Country Diary: 22
The Idler’s Editor, Tom Hodgkinson, has retired to a Devon farmhouse. Here’s the twenty second part of his diary.
WE HAD THE FIRST beautiful day of the year on Sunday, and we took Arthur and his friend Purdey for a walk across the fields. We found two deer skulls, beautiful things with a sort of Aztec pattern on top, where the plates of the skull join. But each one had had its antlers sawn off, which gave rise to speculation on our part. Had the deers been shot for their antlers? And why just take the antlers, not the skulls? To add to the mystery, we found a pit at the foot of one of the fields which contained two dead deer and two dead foxes, plus a load of bones and entrails. Something to do with hunting, perhaps? Or do people go out shooting the animals for sport? Can any readers enlighten me on this one?
IT IS MARCH and my vegetable books tell me it’s time to start sowing seeds. I have spent a couple of winter evenings working out my crop rotation system. Seems you’ve got to follow roots with potatoes, brassicas with peas and beans, peas and beans with roots, onions and lettuces with brassicas and potatoes with brassicas. I’ve been poring over the books for a long time and I think that’s it. It’s all rather confusing, as of course I didn’t have to worry about rotation last year as it was year one. Also, last year I didn’t pay any attention to varieties of the vegetables, of which there are many. I just bought the seed packets in the farmers’ shop. But now I am a little wiser, and on the advice of a friend I went to the website of the Henry Doubleday Research Organisation (www.hdra.org) and ordered some seeds on the Internet, plus a seed catalogue. Henry Doubleday sells organic seeds and old-fashioned varieties, which are supposedly much tastier than the supermarket vegetables. I went up to the patch and pulled up all the kale plants, which look like they’ve had it, as well as the two remaining tiny little cauliflower plants. The purple sprouting has yet to sprout anything and I have to admit therefore to general failure in the brassica department. Yes, we did have lots of lovely kale leaves, but, as my neighbour rather cruelly pointed out, they looked liked Bonsai kale. My mistake, I think, was to plant them too close together. But maybe I didn’t prepare the soil properly. Who knows.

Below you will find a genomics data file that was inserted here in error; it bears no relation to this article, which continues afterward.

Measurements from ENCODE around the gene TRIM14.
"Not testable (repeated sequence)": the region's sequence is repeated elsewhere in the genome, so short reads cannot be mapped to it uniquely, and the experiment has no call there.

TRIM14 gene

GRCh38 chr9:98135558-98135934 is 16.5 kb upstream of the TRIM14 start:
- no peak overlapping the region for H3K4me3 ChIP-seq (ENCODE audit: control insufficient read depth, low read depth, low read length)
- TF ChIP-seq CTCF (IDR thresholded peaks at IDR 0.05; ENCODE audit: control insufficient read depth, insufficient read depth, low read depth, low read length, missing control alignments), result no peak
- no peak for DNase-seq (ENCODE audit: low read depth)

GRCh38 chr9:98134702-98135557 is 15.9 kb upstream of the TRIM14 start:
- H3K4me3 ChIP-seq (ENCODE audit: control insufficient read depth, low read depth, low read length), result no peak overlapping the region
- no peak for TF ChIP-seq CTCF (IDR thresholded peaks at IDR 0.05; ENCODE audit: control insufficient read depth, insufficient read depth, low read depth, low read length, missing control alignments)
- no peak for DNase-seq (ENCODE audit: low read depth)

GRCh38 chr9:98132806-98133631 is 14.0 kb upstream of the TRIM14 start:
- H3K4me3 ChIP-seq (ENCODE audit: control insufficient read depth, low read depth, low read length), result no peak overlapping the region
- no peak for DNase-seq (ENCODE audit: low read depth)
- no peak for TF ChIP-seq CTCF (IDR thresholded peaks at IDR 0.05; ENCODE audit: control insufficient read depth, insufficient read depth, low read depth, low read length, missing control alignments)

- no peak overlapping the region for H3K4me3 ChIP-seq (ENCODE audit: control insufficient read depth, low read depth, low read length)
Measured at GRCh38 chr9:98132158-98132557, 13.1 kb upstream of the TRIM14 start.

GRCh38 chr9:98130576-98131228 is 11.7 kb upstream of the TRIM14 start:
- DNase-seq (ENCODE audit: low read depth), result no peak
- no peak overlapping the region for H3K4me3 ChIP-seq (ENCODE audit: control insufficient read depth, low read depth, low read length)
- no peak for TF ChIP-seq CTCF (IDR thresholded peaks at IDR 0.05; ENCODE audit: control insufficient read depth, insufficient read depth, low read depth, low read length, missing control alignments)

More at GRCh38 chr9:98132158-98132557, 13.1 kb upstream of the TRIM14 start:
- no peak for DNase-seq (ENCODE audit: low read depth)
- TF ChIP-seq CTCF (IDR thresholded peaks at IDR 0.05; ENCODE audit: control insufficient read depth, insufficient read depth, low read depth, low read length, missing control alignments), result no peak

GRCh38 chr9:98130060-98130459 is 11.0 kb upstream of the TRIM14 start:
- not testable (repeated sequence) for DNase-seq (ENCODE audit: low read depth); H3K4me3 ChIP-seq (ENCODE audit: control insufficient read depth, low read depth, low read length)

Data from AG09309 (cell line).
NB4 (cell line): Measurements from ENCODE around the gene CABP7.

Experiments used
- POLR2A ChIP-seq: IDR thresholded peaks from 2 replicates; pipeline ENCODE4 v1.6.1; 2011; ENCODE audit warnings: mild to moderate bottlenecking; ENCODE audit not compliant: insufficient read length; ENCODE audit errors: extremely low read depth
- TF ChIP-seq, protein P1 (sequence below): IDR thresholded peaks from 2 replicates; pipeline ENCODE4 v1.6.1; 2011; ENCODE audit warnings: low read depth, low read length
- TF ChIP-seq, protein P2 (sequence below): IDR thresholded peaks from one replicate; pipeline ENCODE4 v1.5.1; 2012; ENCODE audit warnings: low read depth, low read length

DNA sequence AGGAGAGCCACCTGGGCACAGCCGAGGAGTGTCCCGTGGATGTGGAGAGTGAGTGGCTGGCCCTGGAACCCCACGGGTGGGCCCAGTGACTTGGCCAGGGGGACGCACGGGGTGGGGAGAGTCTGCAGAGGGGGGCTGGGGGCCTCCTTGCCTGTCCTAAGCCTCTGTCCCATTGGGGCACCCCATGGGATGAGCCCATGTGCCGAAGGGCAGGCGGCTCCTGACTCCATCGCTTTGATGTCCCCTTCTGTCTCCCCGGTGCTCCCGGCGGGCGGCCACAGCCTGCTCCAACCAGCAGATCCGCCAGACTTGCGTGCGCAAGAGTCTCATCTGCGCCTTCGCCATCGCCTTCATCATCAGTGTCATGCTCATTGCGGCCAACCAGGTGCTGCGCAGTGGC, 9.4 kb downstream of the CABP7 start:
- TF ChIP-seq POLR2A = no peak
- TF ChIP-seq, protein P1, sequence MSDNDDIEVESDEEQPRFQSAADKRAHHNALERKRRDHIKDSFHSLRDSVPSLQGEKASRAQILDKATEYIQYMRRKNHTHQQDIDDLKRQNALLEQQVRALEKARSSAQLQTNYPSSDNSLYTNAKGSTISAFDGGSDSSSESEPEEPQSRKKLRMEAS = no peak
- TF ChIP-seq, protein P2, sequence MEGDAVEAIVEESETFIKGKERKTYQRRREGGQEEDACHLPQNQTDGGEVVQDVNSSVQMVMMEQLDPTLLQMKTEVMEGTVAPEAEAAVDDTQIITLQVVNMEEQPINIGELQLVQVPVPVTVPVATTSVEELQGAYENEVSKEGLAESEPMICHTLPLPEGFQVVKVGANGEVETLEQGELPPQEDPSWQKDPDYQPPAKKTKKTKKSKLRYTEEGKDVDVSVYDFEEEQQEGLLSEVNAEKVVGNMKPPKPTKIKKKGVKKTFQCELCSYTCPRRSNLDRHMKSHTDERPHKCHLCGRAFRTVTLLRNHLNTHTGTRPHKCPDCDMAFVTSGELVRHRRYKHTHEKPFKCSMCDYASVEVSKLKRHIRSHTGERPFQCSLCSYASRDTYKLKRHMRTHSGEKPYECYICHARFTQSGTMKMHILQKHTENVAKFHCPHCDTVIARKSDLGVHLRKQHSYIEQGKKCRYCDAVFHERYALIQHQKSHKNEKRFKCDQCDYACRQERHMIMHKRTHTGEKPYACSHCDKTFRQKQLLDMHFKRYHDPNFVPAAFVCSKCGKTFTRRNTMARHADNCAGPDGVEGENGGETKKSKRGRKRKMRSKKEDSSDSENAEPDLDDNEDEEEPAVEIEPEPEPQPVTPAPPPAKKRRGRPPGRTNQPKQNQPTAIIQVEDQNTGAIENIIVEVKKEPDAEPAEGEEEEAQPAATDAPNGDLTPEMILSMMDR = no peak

MY CORRESPONDENT Mr Lahood writes concerning chickens. He says that the bantams should co-exist reasonably well with any new hens that we bring in. I’ve really got to sort out this chicken problem. The bantams are quite nice looking, and there are two of them now, and they come and visit the front garden each morning looking for scraps, but no eggs, as far as I can tell.
WE USED the village hall for Arthur and Delilah’s joint birthday party. The hall is a great resource, a huge room with high ceilings and wooden beams. It’s packed with tressle tables and chairs, there is a little stage and five hanging heaters. It looks like it must have been built in the 1930s, and our neighbours are helping to get it renovated and used more often. I’m thinking of getting myself on the Village Hall Committee, as I can imagine putting on some good events there, folk nights, medieval banquets, barn dances and that sort of thing. The birthday party seemed to go well. Some mothers complained about the cold, but the magician, the product of a more innocent age, seemed to go down well. Then the children ate sausages and cake, and hit each other with balloons and I put the Kinks Greatest Hits on the stereo. I congratulated myself on this choice, as it pleases both kids and adults.